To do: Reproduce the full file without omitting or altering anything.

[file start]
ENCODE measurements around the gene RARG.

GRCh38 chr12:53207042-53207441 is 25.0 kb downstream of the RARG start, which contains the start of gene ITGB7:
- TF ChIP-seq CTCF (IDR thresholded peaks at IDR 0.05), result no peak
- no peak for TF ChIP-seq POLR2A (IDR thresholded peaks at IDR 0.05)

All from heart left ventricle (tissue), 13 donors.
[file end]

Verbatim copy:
ENCODE measurements around the gene RARG.

GRCh38 chr12:53207042-53207441 is 25.0 kb downstream of the RARG start, which contains the start of gene ITGB7:
- TF ChIP-seq CTCF (IDR thresholded peaks at IDR 0.05), result no peak
- no peak for TF ChIP-seq POLR2A (IDR thresholded peaks at IDR 0.05)

All from heart left ventricle (tissue), 13 donors.